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This report is taken from PN Review 97, Volume 20 Number 5, May - June 1994.

Letter from Tokyo: Corporeality Penny McCarthy

In the'new' (newly laid out) town of Lewisham, a mile from my home base in London, is a gigantic construction of two sumo wrestlers, straining against each other. This, in a borough which has notably few Japanese residents, now seems to me no stranger than the fact that I have been uprooted and deposited in a Tokyo borough- one which has considerable similarities, I now reflect, to Lewisham.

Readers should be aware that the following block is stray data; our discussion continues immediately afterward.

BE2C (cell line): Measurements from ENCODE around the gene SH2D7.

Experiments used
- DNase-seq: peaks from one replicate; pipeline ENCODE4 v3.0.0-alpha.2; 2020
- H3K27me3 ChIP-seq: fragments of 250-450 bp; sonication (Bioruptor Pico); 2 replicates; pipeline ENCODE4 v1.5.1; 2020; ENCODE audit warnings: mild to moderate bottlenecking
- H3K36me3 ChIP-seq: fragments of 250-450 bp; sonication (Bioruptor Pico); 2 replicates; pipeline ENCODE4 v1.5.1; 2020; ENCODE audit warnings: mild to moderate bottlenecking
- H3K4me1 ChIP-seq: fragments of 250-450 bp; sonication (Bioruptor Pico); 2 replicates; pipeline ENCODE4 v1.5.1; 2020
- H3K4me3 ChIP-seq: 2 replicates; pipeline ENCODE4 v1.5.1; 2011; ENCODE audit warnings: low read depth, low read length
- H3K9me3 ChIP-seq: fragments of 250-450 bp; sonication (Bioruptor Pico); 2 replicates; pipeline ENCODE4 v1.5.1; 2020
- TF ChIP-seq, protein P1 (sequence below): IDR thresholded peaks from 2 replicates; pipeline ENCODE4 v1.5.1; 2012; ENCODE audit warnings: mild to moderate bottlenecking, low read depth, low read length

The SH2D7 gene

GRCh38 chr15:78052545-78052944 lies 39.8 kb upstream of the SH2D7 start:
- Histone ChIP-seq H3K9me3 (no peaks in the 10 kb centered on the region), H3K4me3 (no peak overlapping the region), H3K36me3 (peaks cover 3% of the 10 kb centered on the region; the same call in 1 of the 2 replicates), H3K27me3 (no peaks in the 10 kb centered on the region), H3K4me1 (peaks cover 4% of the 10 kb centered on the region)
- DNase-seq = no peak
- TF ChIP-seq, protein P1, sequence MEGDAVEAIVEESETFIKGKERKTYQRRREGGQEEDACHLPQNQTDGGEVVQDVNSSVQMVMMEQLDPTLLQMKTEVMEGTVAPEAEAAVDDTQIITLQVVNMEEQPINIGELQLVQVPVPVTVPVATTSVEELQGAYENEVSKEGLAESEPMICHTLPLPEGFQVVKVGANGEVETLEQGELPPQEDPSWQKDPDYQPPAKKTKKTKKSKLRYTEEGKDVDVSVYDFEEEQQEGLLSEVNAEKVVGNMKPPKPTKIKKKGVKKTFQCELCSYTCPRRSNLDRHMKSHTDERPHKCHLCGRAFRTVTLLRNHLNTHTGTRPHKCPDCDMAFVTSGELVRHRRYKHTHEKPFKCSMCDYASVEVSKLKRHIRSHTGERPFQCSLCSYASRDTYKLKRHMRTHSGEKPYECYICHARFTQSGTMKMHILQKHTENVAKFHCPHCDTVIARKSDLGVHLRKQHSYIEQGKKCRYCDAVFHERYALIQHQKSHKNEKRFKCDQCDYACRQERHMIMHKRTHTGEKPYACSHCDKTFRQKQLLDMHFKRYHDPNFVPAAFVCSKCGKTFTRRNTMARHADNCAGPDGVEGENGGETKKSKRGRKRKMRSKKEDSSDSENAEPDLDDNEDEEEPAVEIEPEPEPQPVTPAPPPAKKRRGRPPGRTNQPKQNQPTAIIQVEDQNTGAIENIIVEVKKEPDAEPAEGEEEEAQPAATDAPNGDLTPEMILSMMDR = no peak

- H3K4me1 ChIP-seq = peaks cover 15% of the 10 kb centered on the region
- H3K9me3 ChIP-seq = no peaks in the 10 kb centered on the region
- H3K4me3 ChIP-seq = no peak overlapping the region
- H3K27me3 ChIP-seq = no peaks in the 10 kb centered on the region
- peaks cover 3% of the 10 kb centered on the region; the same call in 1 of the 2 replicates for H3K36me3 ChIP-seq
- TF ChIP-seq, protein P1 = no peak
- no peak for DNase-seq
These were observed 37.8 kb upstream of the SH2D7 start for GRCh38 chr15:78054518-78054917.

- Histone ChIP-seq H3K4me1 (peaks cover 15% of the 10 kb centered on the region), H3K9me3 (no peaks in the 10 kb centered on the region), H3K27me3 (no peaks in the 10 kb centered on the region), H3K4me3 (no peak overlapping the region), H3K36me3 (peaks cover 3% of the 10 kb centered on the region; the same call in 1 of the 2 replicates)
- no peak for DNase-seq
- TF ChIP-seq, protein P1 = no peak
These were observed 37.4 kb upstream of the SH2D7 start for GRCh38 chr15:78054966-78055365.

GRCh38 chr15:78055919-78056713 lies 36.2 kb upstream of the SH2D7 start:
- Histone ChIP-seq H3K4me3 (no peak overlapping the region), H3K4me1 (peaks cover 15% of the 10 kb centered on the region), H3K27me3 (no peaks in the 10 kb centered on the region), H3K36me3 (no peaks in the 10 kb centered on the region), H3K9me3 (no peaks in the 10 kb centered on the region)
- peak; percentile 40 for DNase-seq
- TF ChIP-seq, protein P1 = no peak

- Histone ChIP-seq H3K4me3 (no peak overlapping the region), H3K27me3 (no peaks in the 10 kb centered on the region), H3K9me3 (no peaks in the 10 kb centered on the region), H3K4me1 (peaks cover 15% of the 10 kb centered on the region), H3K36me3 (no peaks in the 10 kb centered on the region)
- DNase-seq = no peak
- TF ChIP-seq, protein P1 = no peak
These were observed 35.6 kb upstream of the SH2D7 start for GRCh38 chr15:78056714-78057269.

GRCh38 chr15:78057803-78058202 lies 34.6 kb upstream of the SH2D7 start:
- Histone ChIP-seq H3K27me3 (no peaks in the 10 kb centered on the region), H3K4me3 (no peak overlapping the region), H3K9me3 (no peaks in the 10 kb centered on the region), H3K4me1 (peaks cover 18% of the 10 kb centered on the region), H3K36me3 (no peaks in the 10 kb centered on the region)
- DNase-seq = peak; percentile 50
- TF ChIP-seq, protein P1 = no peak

Both are nuclear-free zones. Both are concerned with the intricacies of rubbish-collection, the Lewisham garbage operatives priding themselves on collecting rubbish at the double, to help cut rates; the Minato Council issuing regulations about separation of types of gomi and the necessity of using the new see-through bags, so non-conforming garbage-muddlers can be dealt with. (But residents rebelled at the idea of putting their names on the sacks: the authorities backed down.) In the same way that Lewisham is new, the shrine of the Forty-seven samurai is old, dating from the early eighteenth century though rebuilt after World War II (apart from the second gate in, which is older). In both, officialdom is concerned to promote harmony between different racial groups: about one in twelve of the population in Minato is foreign -but not in appearance, being overwhelmingly workers from neighbouring Asian countries. And some health concerns are common to both: AIDS, for example. 'Sharing a biro or word-processor will not lead to infection' says Minato Monthljl the local newssheet. Most of which goes to show that the same ...

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